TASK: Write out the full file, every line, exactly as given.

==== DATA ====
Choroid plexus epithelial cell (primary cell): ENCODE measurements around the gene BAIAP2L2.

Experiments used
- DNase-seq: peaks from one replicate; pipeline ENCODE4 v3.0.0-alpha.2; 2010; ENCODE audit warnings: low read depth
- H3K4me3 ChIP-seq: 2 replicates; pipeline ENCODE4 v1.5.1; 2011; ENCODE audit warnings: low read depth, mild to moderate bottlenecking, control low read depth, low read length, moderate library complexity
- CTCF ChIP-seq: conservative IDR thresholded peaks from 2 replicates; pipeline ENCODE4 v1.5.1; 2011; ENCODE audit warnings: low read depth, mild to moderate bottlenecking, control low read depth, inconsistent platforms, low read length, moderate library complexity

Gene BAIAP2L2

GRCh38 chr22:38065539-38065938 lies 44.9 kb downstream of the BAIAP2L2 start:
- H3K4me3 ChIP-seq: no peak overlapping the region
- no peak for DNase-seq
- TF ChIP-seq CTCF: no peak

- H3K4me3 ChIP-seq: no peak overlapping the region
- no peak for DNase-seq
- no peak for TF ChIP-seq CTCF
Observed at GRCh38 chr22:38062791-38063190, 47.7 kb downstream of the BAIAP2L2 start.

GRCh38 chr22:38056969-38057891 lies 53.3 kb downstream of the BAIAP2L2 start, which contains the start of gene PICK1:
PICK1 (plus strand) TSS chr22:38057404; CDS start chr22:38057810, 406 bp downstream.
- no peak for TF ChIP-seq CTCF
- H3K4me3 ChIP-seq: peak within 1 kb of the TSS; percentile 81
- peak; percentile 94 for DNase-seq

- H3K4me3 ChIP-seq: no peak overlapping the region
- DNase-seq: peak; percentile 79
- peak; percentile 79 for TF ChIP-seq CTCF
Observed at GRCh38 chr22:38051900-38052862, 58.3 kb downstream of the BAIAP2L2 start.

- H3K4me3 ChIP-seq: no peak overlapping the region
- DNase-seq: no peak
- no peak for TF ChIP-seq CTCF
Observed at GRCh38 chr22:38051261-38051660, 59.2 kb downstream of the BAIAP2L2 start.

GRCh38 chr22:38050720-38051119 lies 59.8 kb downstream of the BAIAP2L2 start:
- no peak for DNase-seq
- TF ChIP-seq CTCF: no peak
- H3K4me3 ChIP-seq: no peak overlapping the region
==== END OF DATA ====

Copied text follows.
Choroid plexus epithelial cell (primary cell): ENCODE measurements around the gene BAIAP2L2.

Experiments used
- DNase-seq: peaks from one replicate; pipeline ENCODE4 v3.0.0-alpha.2; 2010; ENCODE audit warnings: low read depth
- H3K4me3 ChIP-seq: 2 replicates; pipeline ENCODE4 v1.5.1; 2011; ENCODE audit warnings: low read depth, mild to moderate bottlenecking, control low read depth, low read length, moderate library complexity
- CTCF ChIP-seq: conservative IDR thresholded peaks from 2 replicates; pipeline ENCODE4 v1.5.1; 2011; ENCODE audit warnings: low read depth, mild to moderate bottlenecking, control low read depth, inconsistent platforms, low read length, moderate library complexity

Gene BAIAP2L2

GRCh38 chr22:38065539-38065938 lies 44.9 kb downstream of the BAIAP2L2 start:
- H3K4me3 ChIP-seq: no peak overlapping the region
- no peak for DNase-seq
- TF ChIP-seq CTCF: no peak

- H3K4me3 ChIP-seq: no peak overlapping the region
- no peak for DNase-seq
- no peak for TF ChIP-seq CTCF
Observed at GRCh38 chr22:38062791-38063190, 47.7 kb downstream of the BAIAP2L2 start.

GRCh38 chr22:38056969-38057891 lies 53.3 kb downstream of the BAIAP2L2 start, which contains the start of gene PICK1:
PICK1 (plus strand) TSS chr22:38057404; CDS start chr22:38057810, 406 bp downstream.
- no peak for TF ChIP-seq CTCF
- H3K4me3 ChIP-seq: peak within 1 kb of the TSS; percentile 81
- peak; percentile 94 for DNase-seq

- H3K4me3 ChIP-seq: no peak overlapping the region
- DNase-seq: peak; percentile 79
- peak; percentile 79 for TF ChIP-seq CTCF
Observed at GRCh38 chr22:38051900-38052862, 58.3 kb downstream of the BAIAP2L2 start.

- H3K4me3 ChIP-seq: no peak overlapping the region
- DNase-seq: no peak
- no peak for TF ChIP-seq CTCF
Observed at GRCh38 chr22:38051261-38051660, 59.2 kb downstream of the BAIAP2L2 start.

GRCh38 chr22:38050720-38051119 lies 59.8 kb downstream of the BAIAP2L2 start:
- no peak for DNase-seq
- TF ChIP-seq CTCF: no peak
- H3K4me3 ChIP-seq: no peak overlapping the region